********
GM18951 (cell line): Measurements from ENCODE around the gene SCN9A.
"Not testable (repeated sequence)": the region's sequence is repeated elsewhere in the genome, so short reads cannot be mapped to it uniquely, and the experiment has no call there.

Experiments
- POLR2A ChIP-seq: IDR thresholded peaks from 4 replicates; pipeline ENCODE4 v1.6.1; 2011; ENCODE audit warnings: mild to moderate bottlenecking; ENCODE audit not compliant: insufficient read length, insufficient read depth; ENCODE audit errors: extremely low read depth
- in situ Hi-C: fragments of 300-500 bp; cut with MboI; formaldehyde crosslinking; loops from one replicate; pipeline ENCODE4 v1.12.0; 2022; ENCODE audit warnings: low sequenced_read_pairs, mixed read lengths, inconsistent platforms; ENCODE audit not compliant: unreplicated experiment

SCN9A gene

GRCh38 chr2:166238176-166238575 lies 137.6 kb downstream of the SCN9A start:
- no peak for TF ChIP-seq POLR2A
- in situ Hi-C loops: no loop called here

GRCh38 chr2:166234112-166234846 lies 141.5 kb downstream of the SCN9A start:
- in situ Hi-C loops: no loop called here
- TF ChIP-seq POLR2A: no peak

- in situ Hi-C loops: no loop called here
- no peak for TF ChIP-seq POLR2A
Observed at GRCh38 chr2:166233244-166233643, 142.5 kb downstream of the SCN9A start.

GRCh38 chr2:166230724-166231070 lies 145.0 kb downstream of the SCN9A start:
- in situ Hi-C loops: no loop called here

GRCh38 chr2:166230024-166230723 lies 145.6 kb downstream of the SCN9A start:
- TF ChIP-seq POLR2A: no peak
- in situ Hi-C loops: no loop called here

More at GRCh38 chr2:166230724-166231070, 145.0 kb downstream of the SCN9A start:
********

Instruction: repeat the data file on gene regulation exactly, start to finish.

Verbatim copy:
GM18951 (cell line): Measurements from ENCODE around the gene SCN9A.
"Not testable (repeated sequence)": the region's sequence is repeated elsewhere in the genome, so short reads cannot be mapped to it uniquely, and the experiment has no call there.

Experiments
- POLR2A ChIP-seq: IDR thresholded peaks from 4 replicates; pipeline ENCODE4 v1.6.1; 2011; ENCODE audit warnings: mild to moderate bottlenecking; ENCODE audit not compliant: insufficient read length, insufficient read depth; ENCODE audit errors: extremely low read depth
- in situ Hi-C: fragments of 300-500 bp; cut with MboI; formaldehyde crosslinking; loops from one replicate; pipeline ENCODE4 v1.12.0; 2022; ENCODE audit warnings: low sequenced_read_pairs, mixed read lengths, inconsistent platforms; ENCODE audit not compliant: unreplicated experiment

SCN9A gene

GRCh38 chr2:166238176-166238575 lies 137.6 kb downstream of the SCN9A start:
- no peak for TF ChIP-seq POLR2A
- in situ Hi-C loops: no loop called here

GRCh38 chr2:166234112-166234846 lies 141.5 kb downstream of the SCN9A start:
- in situ Hi-C loops: no loop called here
- TF ChIP-seq POLR2A: no peak

- in situ Hi-C loops: no loop called here
- no peak for TF ChIP-seq POLR2A
Observed at GRCh38 chr2:166233244-166233643, 142.5 kb downstream of the SCN9A start.

GRCh38 chr2:166230724-166231070 lies 145.0 kb downstream of the SCN9A start:
- in situ Hi-C loops: no loop called here

GRCh38 chr2:166230024-166230723 lies 145.6 kb downstream of the SCN9A start:
- TF ChIP-seq POLR2A: no peak
- in situ Hi-C loops: no loop called here

More at GRCh38 chr2:166230724-166231070, 145.0 kb downstream of the SCN9A start: